Valentine’s Day in Times of COVID-19: Consumers Buy Gifts Online to Enjoy at Home

Febbraio 11, 2021

Valentine's Day

Valentine’s Day is imminent: High time to get your present in order. Due to the measures against the COVID-19 pandemic, shopping as well as leisure activities will be restricted in many areas. How does this influence consumer behavior? We conducted a study to find out. The result? People still buy gifts for their loved ones, but the type as well as the place they purchase it from, have changed.

Buying a flower bouquet at a shop to surprise your partner with it upon meeting at a restaurant for a nice dinner: This evergreen of Valentine’s Day’s plans won’t work in many regions this year. Due to the ongoing COVID-19 pandemic, many shops as well as leisure facilities are restricted or closed altogether. So what are Valentine’s Day’s fans to do? A recent representative Simon-Kucher online survey among more than 1,000 consumers in Germany tried to find answers to this. Participants were asked whether and how their consumption and spending behavior for the upcoming Valentine's Day 2021 had changed as a result of the Corona crisis.

Gift givers don’t decrease their efforts overall

The good news for love birds: On average, the COVID-19 crisis did not diminish the general willingness to give gifts. Last year, when asked about the amount of money they did spend on Valentine’s Day’s gifts, the median of survey respondents stated to have spent 50 Euros. Just under 60 percent spent 50 Euros or less and almost 20 percent even said that they bought gifts for 100 Euros or more. Looking at the overall numbers for this year, study participants seem to be willing to spend more rather than less Merely less than a quarter of consumers want to spend less. Compared to that, 77 percent plan to spend the same amount of money or even more.

Home-cooked food replaces flowers as the most popular gift

Even a societal shake-up of the magnitude we are witnessing right now does not deter people from showering their love ones with gifts. What has changed is the order of the most popular gifts. This year, couples’ favorite is to surprise each other with a home cooked meal (2020: 18 percent, 2021: 27 percent). In 2020, flowers and plants were the best-selling gifts with 27 percent, although overall, their popularity barely decreased. Presents like jewelry and perfume haven’t changed in popularity (20 percent of study respondents said both last year and this year they plan to choose these kind of gifts). Same with chocolates or sweets: Compared to the 20 percent preferring this gift category in 2020, this year it’s 21 percent.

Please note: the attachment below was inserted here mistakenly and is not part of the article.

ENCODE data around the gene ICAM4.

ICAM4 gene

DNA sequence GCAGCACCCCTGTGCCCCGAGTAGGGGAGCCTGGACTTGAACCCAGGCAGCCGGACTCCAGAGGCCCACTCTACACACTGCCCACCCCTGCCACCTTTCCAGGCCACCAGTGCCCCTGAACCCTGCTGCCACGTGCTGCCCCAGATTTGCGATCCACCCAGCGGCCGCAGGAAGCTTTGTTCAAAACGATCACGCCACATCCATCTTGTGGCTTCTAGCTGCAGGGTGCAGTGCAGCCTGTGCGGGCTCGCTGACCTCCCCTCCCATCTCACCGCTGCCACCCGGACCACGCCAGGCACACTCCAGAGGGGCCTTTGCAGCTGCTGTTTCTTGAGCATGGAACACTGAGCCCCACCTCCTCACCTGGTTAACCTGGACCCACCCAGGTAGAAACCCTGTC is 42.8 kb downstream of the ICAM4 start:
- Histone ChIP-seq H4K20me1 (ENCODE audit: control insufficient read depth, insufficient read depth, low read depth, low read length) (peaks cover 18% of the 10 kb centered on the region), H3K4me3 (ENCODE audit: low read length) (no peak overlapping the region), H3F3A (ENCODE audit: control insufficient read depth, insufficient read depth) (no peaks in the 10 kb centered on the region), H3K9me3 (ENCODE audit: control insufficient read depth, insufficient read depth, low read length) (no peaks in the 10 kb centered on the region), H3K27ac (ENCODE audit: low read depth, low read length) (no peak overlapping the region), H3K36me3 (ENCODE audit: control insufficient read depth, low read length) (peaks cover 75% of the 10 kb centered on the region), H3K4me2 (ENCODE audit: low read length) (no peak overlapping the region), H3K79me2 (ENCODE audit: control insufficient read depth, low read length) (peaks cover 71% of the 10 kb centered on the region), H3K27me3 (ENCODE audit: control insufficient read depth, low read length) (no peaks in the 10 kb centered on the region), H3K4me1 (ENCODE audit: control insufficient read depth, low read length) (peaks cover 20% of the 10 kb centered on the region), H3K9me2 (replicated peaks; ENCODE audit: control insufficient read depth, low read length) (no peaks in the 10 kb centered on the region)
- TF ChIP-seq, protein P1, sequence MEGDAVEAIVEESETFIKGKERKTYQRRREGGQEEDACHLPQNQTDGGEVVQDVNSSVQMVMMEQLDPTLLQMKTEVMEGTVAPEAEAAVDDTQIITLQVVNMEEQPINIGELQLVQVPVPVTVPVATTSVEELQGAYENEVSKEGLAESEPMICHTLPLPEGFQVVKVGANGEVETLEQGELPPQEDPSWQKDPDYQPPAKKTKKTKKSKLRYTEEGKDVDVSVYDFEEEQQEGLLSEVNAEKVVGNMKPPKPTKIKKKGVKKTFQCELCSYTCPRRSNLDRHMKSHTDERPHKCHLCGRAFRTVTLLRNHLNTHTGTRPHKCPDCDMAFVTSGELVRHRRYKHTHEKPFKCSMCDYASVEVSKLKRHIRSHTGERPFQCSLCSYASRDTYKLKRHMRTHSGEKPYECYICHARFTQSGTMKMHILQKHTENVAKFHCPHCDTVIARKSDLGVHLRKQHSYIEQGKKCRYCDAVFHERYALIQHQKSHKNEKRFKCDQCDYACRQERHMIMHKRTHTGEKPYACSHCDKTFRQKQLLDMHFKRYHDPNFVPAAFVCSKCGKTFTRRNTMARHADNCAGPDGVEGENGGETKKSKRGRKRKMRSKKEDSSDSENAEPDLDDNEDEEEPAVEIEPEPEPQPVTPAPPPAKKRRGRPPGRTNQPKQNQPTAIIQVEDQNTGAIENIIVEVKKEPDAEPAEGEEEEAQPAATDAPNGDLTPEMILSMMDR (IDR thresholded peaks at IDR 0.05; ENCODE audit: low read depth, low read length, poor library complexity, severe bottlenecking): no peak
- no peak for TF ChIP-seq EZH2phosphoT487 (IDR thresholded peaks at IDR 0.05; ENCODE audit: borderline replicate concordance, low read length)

Due to the ongoing lockdown, restaurant visits for Valentine's Day – a gift that was particularly popular with 20 percent of consumers in 2020 – can’t happen this year. As a substitute, quite some people (13 percent) plan to have their food delivered. This is actually not bad for restaurant operators, since they can profit from this development by offering services to pick up fancy menus for customers to enjoy at home.

“Click & Collect” is an opportunity for retailers, too

The concept to enable consumers to order online, pick up the gift, and enjoy it at home is not only something restaurateurs can leverage. Retailers can profit as well: Even though options to purchase gifts in stationary stores are currently very limited, according to our study, 42 percent of consumers nevertheless plan to purchase their Valentine's Day gift from local retailers. That is, as long as bookstores, jewelers, perfumeries, etc. offer options for contactless ordering and pickup. Only 15 percent want to buy exclusively from an online retailer, and a more than a third of study respondents are open to both sales channels, i.e. local retail and online retail.

Many retailers benefit from these preferences, as they have already established solutions for socially distanced purchases during previous lockdowns. Click & Collect systems, accepting orders via phone or even through their social media channels have been proven to be feasible for even small stores without professional web stores or complex shipping logistics.

Local florists are facing a problem

Our figures show people’s commitment to support their local retailers. With one exception: when purchasing flowers. Although demand remains high for this year's Valentine's Day, sales channels have changed compared to 2020. For example, more than half of study respondents plan to purchase flowers this year from grocery stores or online florists. Only 41 percent plan to buy from local florists, when last year, 64 percent stated they did it. Even consumers who actually prefer to shop locally are significantly more likely to choose online florists this year. Local florists will therefore unfortunately lose out, while grocery stores as well as online florists should prepare for increased demand for plants and flowers before and on Valentine's Day.